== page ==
And at the same time, I know exactly what they mean when they tell me to make sure I get my body back. They mean the one with the least amount of evidence of life. They mean something like erasure. Erasure would be perfect. And automatically, I want that. What if I have stretch marks? What if I can’t lose the weight? What if my breasts sag and I am always a little lumbering after this? What if I have a different body then, one that I don’t quite recognize?
Well, I will have a different body then. After. The way we are always growing into new, different bodies, because that is the way that bodies work. That is the way it’s supposed to be. A body is a long story with twists and surprises and secret abilities almost like little superpowers. I never knew my body could do the things it is doing now, which is why I am instinctively proud.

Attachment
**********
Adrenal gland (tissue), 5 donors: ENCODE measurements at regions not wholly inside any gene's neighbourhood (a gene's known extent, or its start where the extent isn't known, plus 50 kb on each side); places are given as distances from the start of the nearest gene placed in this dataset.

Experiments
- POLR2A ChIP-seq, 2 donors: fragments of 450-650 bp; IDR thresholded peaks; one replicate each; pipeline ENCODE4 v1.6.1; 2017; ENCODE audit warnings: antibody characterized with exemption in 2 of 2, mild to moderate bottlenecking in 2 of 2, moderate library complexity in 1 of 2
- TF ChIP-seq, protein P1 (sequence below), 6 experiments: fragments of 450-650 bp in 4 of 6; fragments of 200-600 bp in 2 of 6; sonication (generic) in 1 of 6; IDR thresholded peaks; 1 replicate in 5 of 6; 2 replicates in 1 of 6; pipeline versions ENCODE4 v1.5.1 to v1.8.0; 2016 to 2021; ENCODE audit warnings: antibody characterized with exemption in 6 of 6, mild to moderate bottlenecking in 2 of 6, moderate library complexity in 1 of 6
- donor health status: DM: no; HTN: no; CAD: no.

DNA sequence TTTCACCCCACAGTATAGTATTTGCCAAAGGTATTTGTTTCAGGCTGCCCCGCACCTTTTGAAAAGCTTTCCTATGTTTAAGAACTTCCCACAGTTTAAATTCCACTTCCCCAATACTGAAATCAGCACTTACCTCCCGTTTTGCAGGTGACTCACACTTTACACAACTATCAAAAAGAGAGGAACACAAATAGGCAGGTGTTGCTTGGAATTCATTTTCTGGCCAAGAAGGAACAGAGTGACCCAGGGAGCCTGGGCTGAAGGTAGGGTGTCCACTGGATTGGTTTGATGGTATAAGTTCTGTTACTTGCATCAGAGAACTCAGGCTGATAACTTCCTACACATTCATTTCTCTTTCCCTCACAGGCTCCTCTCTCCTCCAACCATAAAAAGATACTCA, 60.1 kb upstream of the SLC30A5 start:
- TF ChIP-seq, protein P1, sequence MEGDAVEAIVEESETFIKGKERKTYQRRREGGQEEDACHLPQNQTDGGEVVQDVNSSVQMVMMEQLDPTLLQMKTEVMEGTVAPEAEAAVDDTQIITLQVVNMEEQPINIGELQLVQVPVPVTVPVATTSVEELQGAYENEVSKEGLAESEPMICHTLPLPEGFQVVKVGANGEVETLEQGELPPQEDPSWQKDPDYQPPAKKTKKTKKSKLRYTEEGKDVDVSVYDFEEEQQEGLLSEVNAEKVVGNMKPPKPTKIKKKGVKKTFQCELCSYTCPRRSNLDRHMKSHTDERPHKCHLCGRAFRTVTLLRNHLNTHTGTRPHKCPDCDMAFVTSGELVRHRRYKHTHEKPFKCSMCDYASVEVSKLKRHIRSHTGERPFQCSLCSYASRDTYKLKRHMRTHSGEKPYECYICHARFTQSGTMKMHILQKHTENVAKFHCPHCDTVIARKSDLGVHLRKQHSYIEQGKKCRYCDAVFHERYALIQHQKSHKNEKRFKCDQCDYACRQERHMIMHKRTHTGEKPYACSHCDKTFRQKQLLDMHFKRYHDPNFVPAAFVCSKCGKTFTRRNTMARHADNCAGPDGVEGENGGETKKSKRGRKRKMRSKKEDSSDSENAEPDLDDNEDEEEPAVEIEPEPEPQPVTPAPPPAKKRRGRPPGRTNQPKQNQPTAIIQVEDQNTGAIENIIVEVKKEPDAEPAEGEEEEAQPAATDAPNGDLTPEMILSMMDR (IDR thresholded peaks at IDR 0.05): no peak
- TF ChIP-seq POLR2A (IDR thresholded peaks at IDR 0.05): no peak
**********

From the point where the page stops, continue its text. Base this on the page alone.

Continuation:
But even if I wasn’t pregnant, the evolution of my body wouldn’t be any less interesting or relevant. My body would just be telling a different story about my life.
Which is why I want everyone to shut the hell up about what I should worry about right now and how much I should want my old body back and how soon I should try to get it. How I should be preparing now to get it back, even before my daughter is done growing inside it. Stretch marks are not life-changing. She is life-changing. She is becoming a part of my story and the story of my body.
Clearly, I need to do one of those naked pregnancy photo shoots in warm lighting, holding crystals or something. Clearly, I need to sit here for a moment, looking down at my disappearing belly button, and touch my newly stretched skin and admire its flexibility. Clearly, I need to get my body back from all of these other people and their opinions about what exactly it should be doing and how it should be looking at any given moment. It is mine, and we are on an adventure.
But I still kinda wish I hadn’t worn that awesome dress. Damn it. How could it betray me in this heartless manner?!
Original by Kate Fridkis